In 1871, the first white men visited Boone County with a view to permanent residence. Previous to this time, no
white man, except Government Surveyors, adventurers, explorers, or daring trappers had ever
explored this country.
But the tide of Western emigration soon penetrated the valley , and the dwellings of civilization began to appear
in this section of the "Great American Desert."
The first company who ever passed up the valley with a view of locating consisted of six men--
S. D. Avery
It had been organized at Columbus by Sam Smith, who, some years before, had gone through the valley in
pursuit of a band of Indians and some stolen horses. The prospects for the early settler were not flattering.
On the south was the Pawnee Reservation, and on the north the roving bands of Sioux. Boone itself, the center,
was a stamping-ground for both tribes and the scene of many depredations committed upon each other.
John Hammond, Rpbert
and James Hare and William Prescott arrived at the center of the county, where
Albion is now
This company had also been organized at Columbus, and consisted of twelve members, part of whom
were to come up and pre-empt the land and the others were to bear the expense.
Avery pre-empted one of the quarters of the present town section. The other three were taken in the names
of John Stauffer, Robert Kummel and Rev. Henry Wilson, of Columbus. The others who had come up in the
party located east of and adjoining the town.
April 13, 1871, marks the arrival of the first actual settlers. The party consisted of
fourteen men from Columbus, as follows:
The first house in the county
was a poorly built sod house without
a roof, but the hardy band of pioneers all
lived together in the little room (about two weeks.
At the end of that time, S. D. Avery and John Hammond went to Columbus for lumber, and soon returned
with six teams and loads.
On the road, a bridge was constructed across the Beaver, about two miles above St. Edward, which was the
first in the county.
Work was immediately begun on a frame building, and in May it was completed. It
was the first frame building and the second building of any kind in the county. It has
experienced many changes since that early period. At first,
it was a hotel, known as the "Frontier House," then a store building and finally a residence, and is now used as
such by Mr. Avery. Elections have been held in it, the County Commissioners have used it for
court house, and people have gathered there to attend divine worship when Rev. Mr. Bollman was their pastor.
The next frame house erected was a little one by Mrs. Rice, since Mrs. Loran Clark, who came early in 1871,
and took the quarter which had been pre-empted by Rev. Mr. Wilson.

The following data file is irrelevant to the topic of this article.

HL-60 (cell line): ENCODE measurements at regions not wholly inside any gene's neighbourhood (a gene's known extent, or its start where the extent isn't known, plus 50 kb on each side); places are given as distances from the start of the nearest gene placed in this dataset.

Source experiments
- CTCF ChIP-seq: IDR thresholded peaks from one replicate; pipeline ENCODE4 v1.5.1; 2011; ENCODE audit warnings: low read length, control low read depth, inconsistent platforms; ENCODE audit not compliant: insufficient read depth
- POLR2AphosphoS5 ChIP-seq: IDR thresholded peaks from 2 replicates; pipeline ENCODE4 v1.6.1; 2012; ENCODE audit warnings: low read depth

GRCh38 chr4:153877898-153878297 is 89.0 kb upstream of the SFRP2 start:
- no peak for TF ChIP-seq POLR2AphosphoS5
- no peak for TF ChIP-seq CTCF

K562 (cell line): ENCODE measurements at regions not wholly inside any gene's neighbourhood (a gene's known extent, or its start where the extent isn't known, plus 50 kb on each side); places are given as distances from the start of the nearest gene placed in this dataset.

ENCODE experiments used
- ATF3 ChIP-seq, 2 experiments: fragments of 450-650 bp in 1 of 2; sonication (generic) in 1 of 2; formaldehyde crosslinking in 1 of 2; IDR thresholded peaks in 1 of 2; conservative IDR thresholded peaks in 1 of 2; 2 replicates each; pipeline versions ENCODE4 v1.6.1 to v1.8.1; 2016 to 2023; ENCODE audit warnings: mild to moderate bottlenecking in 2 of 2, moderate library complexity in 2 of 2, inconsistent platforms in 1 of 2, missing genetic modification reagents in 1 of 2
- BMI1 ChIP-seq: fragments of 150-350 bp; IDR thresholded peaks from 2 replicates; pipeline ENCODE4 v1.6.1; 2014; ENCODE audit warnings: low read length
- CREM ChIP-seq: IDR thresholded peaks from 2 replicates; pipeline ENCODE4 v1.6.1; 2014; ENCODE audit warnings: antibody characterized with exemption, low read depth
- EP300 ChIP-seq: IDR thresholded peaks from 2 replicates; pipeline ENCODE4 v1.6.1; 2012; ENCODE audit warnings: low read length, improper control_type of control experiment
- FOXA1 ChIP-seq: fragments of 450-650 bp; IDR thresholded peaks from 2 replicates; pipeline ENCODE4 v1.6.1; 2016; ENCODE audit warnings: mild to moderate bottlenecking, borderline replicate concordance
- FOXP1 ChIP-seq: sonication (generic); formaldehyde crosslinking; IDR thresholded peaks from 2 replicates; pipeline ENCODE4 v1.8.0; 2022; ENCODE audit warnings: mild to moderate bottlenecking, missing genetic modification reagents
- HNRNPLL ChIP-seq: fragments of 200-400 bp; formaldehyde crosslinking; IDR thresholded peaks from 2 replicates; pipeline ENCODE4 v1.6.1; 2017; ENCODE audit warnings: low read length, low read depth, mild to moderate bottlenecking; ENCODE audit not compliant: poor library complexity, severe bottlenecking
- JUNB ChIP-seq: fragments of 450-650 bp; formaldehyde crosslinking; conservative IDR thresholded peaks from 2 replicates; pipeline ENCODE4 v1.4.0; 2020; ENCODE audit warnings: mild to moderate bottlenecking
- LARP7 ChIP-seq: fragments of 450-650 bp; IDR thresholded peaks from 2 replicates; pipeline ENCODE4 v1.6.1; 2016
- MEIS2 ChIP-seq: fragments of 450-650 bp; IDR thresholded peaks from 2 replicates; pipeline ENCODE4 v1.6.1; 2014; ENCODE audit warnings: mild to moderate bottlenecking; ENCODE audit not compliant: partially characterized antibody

The first school was held and was taught by Miss Sarah Rice, in 1872, when six or eight scholars attended and
$20 per month was considered ample compensation.
At this time many other buildings were being erected in all parts of the county. Of the original company who came together, Dresser had located just across the creek north of town. The Hares stopped a mile east of town,
where they now live. Stout took his land on the west side adjoining the town site, and Smith located next to
In June, S. P. Bollman and his son Calvin arrived from Virginia and took a claim two and a half miles northwest
of town. Rev. Mr. Bollman had been a minister for many years and often held religious services in various
places in the county. After building her house, Mrs. Rice had returned to Columbus, and was there married to
Loran Clark, who came into Boone in the fall of the year.
May of 1871, Elias Atwood and son, Theodore Tilson and William Comstock located three miles west
A little later, Joe Green, Albert McIntyre, Charles Downs and C. M. Selby located in what is known as Milwaukee Valley.
In June, George Crites and Mark Mattison located. Alex. and Ralph Voorhees stopped at Voorhees
Valley, four miles east of town. Ed. Dwyer settled near St.
The first men on the Cedar were the Robinsons, an old man and four sons, who located at Dayton.
In the spring of 1872, Messrs. W. H. Randall, Barnes, Garrett and Van Camp pushed ten miles farther
up the Beaver and located.
In the same spring, the Roe brothers settled in Roe Valley.
The winter of 1871 was one of the most severe ever experienced in this section. The snow piled in so deep
that communication with the outside world was next to impossible. It required a week for all the settlers
to shovel a road from Albion to Boone, a distance of six miles.
For many this was the first experience with the "blizzard." The effects of one are thus described by Mr. Dwyer:
"When I succeeded in digging out from under my blankets that eventful morning, I had the pleasure
of hunting for my boots through about three feet of snow that had found its way into my dug-out. So,